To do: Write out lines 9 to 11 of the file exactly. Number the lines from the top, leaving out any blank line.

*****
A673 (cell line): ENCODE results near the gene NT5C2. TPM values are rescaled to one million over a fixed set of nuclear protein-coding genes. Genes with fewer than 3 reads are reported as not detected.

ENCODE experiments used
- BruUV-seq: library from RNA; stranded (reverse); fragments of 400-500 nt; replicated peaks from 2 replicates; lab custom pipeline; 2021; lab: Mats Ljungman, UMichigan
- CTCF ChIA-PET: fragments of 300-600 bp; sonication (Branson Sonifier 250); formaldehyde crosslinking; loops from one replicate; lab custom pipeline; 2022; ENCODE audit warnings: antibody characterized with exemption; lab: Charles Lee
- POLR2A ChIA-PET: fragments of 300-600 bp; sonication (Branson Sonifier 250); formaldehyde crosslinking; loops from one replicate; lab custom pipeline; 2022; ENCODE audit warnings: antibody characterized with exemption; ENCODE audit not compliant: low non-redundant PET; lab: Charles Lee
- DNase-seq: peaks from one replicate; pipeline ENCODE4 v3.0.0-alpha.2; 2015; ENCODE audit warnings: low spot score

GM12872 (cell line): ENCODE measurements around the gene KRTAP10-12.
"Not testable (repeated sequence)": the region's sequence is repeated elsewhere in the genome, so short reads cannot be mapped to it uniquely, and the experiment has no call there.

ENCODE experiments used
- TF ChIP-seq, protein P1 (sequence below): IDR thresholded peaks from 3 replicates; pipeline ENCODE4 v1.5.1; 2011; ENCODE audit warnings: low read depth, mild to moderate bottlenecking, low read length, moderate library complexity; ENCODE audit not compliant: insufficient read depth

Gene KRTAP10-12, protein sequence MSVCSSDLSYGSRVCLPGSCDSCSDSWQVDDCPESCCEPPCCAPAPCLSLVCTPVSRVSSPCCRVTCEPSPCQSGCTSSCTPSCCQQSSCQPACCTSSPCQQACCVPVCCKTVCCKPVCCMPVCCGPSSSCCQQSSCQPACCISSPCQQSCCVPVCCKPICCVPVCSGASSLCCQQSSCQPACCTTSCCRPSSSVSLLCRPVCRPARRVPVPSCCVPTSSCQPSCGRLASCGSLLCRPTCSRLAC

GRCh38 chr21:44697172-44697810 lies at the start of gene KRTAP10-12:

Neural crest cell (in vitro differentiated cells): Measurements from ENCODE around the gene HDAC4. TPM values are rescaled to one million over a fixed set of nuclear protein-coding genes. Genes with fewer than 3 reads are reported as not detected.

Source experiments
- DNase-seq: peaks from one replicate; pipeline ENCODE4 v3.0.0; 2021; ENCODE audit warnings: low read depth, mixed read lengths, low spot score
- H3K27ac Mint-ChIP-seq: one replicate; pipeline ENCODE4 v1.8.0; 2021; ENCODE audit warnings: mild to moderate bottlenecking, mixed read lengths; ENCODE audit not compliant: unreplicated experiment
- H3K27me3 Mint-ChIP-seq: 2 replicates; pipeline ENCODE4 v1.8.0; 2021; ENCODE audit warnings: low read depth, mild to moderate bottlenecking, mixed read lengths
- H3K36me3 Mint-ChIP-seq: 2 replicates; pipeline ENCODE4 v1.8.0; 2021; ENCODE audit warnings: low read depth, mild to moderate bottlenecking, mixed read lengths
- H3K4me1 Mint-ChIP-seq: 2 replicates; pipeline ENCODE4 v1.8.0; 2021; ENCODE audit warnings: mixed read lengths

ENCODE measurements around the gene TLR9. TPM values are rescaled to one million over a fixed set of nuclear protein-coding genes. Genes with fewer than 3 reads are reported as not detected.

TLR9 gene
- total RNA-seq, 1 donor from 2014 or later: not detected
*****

ENCODE experiments used
- TF ChIP-seq, protein P1 (sequence below): IDR thresholded peaks from 3 replicates; pipeline ENCODE4 v1.5.1; 2011; ENCODE audit warnings: low read depth, mild to moderate bottlenecking, low read length, moderate library complexity; ENCODE audit not compliant: insufficient read depth

Gene KRTAP10-12, protein sequence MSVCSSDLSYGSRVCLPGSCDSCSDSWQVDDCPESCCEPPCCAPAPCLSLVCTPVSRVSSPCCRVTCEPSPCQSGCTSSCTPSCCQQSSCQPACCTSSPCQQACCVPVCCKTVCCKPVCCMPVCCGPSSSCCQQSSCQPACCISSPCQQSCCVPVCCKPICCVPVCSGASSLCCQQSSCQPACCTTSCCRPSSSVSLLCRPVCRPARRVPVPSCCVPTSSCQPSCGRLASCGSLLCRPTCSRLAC